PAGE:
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Raid at Los Baños


The next operation that the division was involved in concerned the liberation of a large number of civilian prisoners detained by the Japanese on Luzon. The majority of these prisoners were located in internment camps scattered throughout Luzon, the largest being at Los Baños. The Los Baños camp was located on the campus of the Agricultural College of the Philippines, some forty miles (64 km) south-east of Manila. When American forces had first landed on Luzon, General Douglas MacArthur had become concerned with the plight of the interned civilians and had assigned the duty of rescuing the civilians held at Los Baños to the division on 3 February, but heavy Japanese resistance and the division encountering the Genko Line meant that it was unable to devote any resources to raiding the camp at the time. All that could be done during February was to gather as much information about the internment camp as the division could get, primarily through liaising with the guerilla groups which operated in Southern Luzon and in the area around Los Baños. As information about the camp was received and analyzed, Maj. Gen. Swing and his command staff were briefed daily by the liaison officer working with the guerilla groups, Major Vanderpool.

As Vanderpool liaised with the guerrillas, and several civilians who were able to escape from the camp, he was able to learn that the camp was surrounded by two barbed-wire fences approximately six feet tall, and several guard towers and bunkers guarded the perimeter, each containing at least two guards. Prisoners left each morning under armed guard to gather food supplies and firewood from a nearby town. After several days, Vanderpool managed to learn about the civilian population of the camp, finding that the population consisted of American civilians in three distinct groups. The first consisted of Protestant missionaries and their families, the second of Roman Catholic nuns and priests, and the third was composed of professional workers, such as doctors and engineers, and their families, including several hundred women and children. All appeared to be in good health, although many had become weak from food rationing. On 20 February, Maj. Gen. Swing decided he had sufficient troops to mount a raid on Los Baños, and a four-phase plan was devised by Major Vanderpool and the divisional staff officers. First, the divisional reconnaissance platoon would travel across a nearby lake and move to the outskirts of the camp, securing a large adjacent field. Second, the field would act as a drop zone for a company of paratroopers. They would then eliminate Japanese resistance and organize an evacuation of the internees. Third, fifty-four amphibious Amtracs would transport two companies of paratroopers to the lake shore. The paratroopers would secure a beachhead while a convoy of Amtracs and a guard detachment continued to the camp to evacuate the internees and the company of paratroopers holding the camp. Fourth, a task force consisting of a reinforced infantry battalion, two battalions of heavy artillery and a tank destroyer battalion would travel down Highway 1, the highway that led to Los Baños, to thwart any Japanese attempt to recapture the internees.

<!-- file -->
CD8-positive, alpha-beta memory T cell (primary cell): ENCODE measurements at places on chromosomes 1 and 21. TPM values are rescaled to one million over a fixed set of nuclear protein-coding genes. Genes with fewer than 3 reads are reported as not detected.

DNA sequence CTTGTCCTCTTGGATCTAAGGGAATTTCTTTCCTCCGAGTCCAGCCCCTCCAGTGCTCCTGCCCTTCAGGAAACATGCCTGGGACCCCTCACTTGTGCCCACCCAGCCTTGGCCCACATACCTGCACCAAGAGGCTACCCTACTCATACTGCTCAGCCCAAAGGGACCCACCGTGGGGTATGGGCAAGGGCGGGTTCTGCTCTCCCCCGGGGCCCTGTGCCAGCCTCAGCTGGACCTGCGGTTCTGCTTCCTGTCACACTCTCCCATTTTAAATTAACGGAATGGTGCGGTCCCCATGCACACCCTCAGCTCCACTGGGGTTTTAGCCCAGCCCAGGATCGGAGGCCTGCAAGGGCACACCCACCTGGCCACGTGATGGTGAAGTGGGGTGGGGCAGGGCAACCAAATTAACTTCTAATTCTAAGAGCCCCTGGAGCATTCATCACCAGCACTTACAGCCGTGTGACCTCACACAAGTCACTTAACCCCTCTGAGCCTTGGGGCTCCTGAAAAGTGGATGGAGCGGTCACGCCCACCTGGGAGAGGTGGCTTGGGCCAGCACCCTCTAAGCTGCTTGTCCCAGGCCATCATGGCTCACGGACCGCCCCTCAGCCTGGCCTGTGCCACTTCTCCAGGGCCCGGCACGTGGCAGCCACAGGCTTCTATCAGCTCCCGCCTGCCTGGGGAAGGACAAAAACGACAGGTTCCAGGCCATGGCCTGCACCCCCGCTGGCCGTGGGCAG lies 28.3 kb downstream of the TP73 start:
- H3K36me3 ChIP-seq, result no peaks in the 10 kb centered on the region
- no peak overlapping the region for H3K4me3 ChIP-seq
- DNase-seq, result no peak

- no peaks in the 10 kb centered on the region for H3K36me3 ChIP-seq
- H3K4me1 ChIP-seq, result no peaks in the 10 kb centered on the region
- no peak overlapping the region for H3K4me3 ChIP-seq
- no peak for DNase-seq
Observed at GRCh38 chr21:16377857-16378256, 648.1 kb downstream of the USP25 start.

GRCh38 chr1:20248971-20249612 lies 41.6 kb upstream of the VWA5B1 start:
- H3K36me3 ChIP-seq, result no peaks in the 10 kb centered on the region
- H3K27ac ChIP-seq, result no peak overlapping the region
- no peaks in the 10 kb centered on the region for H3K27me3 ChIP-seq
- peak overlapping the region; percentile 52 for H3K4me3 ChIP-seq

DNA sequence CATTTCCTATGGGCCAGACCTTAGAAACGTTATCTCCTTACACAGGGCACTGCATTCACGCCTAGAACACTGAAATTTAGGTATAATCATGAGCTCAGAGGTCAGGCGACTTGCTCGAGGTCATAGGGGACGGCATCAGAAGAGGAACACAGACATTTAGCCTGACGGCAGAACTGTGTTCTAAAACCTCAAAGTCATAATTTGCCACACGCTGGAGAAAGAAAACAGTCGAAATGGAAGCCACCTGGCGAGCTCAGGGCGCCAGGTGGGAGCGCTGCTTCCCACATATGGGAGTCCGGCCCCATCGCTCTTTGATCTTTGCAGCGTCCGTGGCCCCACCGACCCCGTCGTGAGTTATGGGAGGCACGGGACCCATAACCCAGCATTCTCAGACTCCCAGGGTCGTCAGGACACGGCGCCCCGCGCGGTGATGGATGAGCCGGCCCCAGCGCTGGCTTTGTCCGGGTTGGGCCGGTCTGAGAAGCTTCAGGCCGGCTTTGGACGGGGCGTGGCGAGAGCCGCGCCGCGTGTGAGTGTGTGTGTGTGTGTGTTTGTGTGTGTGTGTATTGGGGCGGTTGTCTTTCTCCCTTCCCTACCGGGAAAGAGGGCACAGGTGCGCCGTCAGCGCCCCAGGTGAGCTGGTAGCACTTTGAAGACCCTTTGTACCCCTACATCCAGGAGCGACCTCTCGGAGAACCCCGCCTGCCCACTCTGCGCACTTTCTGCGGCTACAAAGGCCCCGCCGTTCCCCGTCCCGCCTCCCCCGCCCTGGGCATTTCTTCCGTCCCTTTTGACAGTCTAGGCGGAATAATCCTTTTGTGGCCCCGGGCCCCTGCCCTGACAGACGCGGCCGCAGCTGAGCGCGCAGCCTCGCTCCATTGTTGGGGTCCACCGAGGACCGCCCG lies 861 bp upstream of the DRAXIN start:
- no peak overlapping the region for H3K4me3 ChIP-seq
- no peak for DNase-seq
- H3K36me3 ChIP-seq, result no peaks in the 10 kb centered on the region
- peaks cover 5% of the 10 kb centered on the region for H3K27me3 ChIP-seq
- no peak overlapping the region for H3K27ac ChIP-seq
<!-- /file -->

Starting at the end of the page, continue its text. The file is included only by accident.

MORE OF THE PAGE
The operation began on the night of 21 February, when the divisional reconnaissance platoon made their way to the shore of the lake and collected ten canoes, assisted by a group of guerrillas. Despite navigational difficulties, the platoon landed near Los Baños at 02:00 on the morning of 22 February and hid in the jungle near the camp after securing the field to be used by the paratroopers. During the afternoon, B Company of the 1st Battalion of the 511th Parachute Infantry Regiment was transferred to the airfield from which the company would be deployed, while the rest of the battalion rendezvoused with the Amtracs which would transport them to the camp. Then, at 07:00 on the morning of 23 February, B Company took off in ten C-47 Dakota transport aircraft; shortly after the aircraft arrived over the Drop Zone which the reconnaissance platoon had cleared previously, and the airborne troops deployed from the C-47s and landed on the field. As the first paratroopers landed in the field, the reconnaissance platoon and its supporting guerilla group opened fire on the guard towers and pillboxes which surrounded the internment camp, used Bazooka rounds to penetrate the concrete pillboxes, then entered the camp and engaged the rest of the Japanese garrison. The paratroopers soon entered the battle, and by 07:30 the Japanese guards had been eliminated and the internees were being rounded up and readied for evacuation. During this time the Amtracs had landed the two other companies of the 511th, who had secured a beachhead, and a convoy of Amtracs soon reached the camp without incident. The internees were loaded onto the Amtracs, priority being given to the women, children and wounded, with some of the able-bodied men walking alongside the Amtracs as they returned to the beach. The first convoy of Amtracs left at approximately 10:00, with B Company, the reconnaissance platoon and the guerrillas being used as a rearguard. By 11:30 all of the civilians had been evacuated, and by 13:00 the Amtrac convoy returned for the rearguard, with the last paratroopers leaving the beach at approximately 15:00. The taskforce that had been deployed to protect the airborne troops as they rescued the internees met heavy Japanese resistance, but despite suffering several casualties was able to block Japanese forces advancing on the camp during the evacuation process, before retreating back to American lines. The evacuation had been a complete success, and some 2,147 civilian prisoners had been liberated by the airborne troops during the operation.




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